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Hands-on with SOCOM 4's DualShock and Move flavors

The SOCOM series is known for a lot of things: being the best online shooter the PS2 had to offer, giving players voice-command over their AI troops, having a fanbase that hung on for years after the console was obsolete and being hardcore as hell. But one thing it isn’t known for is delivering a strong story with interesting characters, and that’s something the series looks ready to change with SOCOM 4.

Although you probably shouldn’t expect particularly deep storytelling, SOCOM 4 has more of an accessible, action-movie bent than its more “realistic” predecessors. Taking place over the course of six in-game days, it focuses on Ops Commander Cullen Gray, a special-forces operative sent to an as-yet-unnamed Southeast Asian country to help suppress a coup. When the capital of whatever country he’s in comes under attack from insurgents (who call themselves the Naga), he’s tasked with saving the crippled NATO fleet stationed near the city and getting out alive with his team. While it unfolds over six days and promises to be epic, however, what we’ve seen of the story still boiled down to one thing: killing everyone in your sights before they kill you.

Granted, all we’ve really seen is a one-level demo, which we played through twice – first with a DualShock 3 controller, and again with Sony’s Move controller (and the Nunchuk-like navigation controller). Beginning just as the capital comes under attack, its buildings crumbling under rocket fire, the demo has Gray and his squadmates creep through rebel-infested streets and freeways (complete with a stalled-out monorail that hides a car-exploding enemy rocket trooper), taking cover behind abandoned cars and concrete barriers in an effort to clear out enemy tanks and artillery vehicles.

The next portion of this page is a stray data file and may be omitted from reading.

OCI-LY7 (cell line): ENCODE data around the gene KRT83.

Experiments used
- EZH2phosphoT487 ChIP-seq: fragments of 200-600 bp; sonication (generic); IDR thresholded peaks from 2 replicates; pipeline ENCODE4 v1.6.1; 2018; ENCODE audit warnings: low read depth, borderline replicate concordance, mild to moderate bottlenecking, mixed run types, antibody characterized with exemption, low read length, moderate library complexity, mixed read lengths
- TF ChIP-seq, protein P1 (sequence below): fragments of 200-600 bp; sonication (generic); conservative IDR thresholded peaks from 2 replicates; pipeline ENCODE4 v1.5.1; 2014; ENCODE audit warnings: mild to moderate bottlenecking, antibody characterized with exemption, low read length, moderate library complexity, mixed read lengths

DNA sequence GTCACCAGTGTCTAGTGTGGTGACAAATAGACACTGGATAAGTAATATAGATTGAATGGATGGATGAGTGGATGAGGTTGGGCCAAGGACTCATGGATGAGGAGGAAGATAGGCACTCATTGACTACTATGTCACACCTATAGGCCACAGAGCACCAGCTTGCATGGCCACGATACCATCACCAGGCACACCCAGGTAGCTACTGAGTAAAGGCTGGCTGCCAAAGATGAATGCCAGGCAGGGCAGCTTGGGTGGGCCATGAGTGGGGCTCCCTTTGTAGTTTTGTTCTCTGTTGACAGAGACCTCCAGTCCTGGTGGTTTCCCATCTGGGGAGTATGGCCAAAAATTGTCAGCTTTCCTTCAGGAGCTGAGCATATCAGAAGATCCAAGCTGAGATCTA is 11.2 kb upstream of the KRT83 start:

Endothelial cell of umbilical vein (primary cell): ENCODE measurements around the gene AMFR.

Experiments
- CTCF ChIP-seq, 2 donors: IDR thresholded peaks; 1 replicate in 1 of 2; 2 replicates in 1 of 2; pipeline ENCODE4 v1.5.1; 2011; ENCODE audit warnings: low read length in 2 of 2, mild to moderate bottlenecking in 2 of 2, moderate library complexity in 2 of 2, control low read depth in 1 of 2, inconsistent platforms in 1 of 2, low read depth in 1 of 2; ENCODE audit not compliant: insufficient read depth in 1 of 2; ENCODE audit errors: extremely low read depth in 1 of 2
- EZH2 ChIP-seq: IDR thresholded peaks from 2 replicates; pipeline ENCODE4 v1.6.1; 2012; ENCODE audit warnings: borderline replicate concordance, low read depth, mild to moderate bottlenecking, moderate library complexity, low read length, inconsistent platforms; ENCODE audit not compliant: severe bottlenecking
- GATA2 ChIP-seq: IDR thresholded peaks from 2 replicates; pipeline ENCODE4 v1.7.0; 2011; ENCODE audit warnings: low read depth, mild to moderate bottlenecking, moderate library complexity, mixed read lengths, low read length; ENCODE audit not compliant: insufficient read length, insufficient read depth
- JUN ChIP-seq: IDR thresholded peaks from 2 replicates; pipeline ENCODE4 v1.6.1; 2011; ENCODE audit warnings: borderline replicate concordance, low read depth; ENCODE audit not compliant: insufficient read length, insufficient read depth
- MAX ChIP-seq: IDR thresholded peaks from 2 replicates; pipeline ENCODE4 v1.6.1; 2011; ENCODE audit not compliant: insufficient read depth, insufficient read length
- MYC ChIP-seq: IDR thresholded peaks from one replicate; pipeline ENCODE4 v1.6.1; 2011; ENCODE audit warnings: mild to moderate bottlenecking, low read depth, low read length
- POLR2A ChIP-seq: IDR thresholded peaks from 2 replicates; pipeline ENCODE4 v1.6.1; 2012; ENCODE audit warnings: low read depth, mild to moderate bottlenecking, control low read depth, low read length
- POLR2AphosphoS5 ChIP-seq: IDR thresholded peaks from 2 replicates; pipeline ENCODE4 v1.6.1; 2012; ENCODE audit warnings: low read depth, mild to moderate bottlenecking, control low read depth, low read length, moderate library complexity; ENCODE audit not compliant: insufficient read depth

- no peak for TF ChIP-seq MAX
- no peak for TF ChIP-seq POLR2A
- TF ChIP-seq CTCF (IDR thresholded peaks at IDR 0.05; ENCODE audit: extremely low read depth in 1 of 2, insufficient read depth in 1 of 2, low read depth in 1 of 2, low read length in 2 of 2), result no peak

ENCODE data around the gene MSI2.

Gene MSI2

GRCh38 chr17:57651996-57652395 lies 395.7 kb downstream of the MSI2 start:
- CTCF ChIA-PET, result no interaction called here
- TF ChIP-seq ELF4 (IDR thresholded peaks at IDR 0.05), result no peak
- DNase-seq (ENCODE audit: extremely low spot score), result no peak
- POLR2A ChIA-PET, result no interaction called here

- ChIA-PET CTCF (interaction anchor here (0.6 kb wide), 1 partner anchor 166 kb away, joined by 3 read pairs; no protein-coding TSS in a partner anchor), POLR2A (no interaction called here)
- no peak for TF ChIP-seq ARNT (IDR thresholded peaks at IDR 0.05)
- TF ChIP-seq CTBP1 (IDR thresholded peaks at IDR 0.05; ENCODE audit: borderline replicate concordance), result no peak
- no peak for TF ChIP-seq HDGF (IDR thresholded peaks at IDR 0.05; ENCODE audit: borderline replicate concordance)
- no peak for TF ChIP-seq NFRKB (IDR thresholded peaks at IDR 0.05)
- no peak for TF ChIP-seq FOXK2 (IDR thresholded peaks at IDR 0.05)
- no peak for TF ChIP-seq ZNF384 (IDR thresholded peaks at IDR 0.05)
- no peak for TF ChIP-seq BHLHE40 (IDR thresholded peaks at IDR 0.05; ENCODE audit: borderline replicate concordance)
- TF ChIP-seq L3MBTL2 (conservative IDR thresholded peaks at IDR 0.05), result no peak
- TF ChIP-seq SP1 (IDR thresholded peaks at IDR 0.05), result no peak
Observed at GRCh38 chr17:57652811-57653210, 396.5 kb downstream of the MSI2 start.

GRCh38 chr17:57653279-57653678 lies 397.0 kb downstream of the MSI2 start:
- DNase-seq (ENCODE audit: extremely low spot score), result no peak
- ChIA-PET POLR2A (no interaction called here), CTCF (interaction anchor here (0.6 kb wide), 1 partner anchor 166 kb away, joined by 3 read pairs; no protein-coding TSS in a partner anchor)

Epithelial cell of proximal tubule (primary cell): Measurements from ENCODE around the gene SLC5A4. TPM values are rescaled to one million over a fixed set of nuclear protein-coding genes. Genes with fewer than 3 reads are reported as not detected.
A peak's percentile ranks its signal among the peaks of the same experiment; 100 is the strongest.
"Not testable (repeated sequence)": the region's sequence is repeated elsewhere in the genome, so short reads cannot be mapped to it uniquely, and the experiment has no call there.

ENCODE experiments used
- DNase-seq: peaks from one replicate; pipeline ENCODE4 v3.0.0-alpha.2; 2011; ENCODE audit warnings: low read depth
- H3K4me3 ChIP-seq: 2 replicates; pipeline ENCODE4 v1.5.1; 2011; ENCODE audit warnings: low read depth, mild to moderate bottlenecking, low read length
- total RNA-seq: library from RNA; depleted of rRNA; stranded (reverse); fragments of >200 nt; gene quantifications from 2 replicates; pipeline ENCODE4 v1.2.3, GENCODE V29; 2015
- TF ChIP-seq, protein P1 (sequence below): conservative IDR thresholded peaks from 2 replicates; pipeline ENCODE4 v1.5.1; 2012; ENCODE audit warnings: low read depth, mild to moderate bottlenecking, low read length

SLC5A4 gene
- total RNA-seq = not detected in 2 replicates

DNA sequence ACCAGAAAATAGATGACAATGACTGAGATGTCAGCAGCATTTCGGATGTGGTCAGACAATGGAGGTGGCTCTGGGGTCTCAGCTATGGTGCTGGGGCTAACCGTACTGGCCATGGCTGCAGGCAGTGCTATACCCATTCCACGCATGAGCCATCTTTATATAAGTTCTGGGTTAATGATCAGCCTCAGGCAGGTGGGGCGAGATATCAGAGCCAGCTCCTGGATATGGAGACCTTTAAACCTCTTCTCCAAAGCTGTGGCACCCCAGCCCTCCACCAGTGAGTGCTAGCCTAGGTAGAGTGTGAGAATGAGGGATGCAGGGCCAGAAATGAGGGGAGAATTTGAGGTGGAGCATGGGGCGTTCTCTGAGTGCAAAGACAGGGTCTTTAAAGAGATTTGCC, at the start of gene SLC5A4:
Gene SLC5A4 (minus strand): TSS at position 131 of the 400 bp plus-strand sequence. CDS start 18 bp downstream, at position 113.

Using the DualShock, the game controls more or less like any standard third-person shooter, complete with a sticky-cover mechanic you can use to duck behind cars and pop up to aim. Interestingly, and unlike previous SOCOM games, it also lets you soak up a ton of bullets and (after seeing the screen splattered with blood) regenerate your health, something that enabled us to go completely agro, rushing enemy cover points and dispatching squads of them at close range.

Of course, that’s not how you’re supposed to play. Keeping this from becoming just another rote 3PS are your teammates, divided into two two-person fireteams: one made up of two Navy SEALs, who pack heavier firepower; and a lighter, more recon-focused one consisting of two operatives from the South Korean 707th Special Missions Battalion (including a woman codenamed 45). Commanding them is extremely simple; just aim where you want them to go and hit either right or left on the d-pad (each direction corresponds to a different team), and they’ll move into position, automatically taking cover and shooting any enemies they see.

If you want to plan a more coordinated strike, you can hold down the d-pad to order a delayed movement. Once you’ve set waypoints for both teams, you can order them both into action at the same time by hitting up on the d-pad (hitting down, meanwhile, will call them back to follow you).

We’ve also been told (by a rep from developer Zipper Interactive) that, when the game is released, your squadmates will be abnormally intelligent and self-reliant, to the point that you can simply order them ahead of you and clear out enemies without ever having to fire a shot yourself. Also, not only will they take care of themselves and watch your back, but if you spot an enemy and don’t tell them about it, and they know you spotted the enemy, they’ll complain that you didn’t tell them. How exactly you’ll alert them to an enemy presence with d-pad controls isn’t yet clear, but we look forward to finding out more.

After graduating from college in 2000 with a BA in journalism, I worked for five years as a copy editor, page designer and videogame-review columnist at a couple of mid-sized newspapers you've never heard of. My column eventually got me a freelancing gig with GMR magazine, which folded a few months later. I was hired on full-time by GamesRadar in late 2005, and have since been paid actual money to write silly articles about lovable blobs.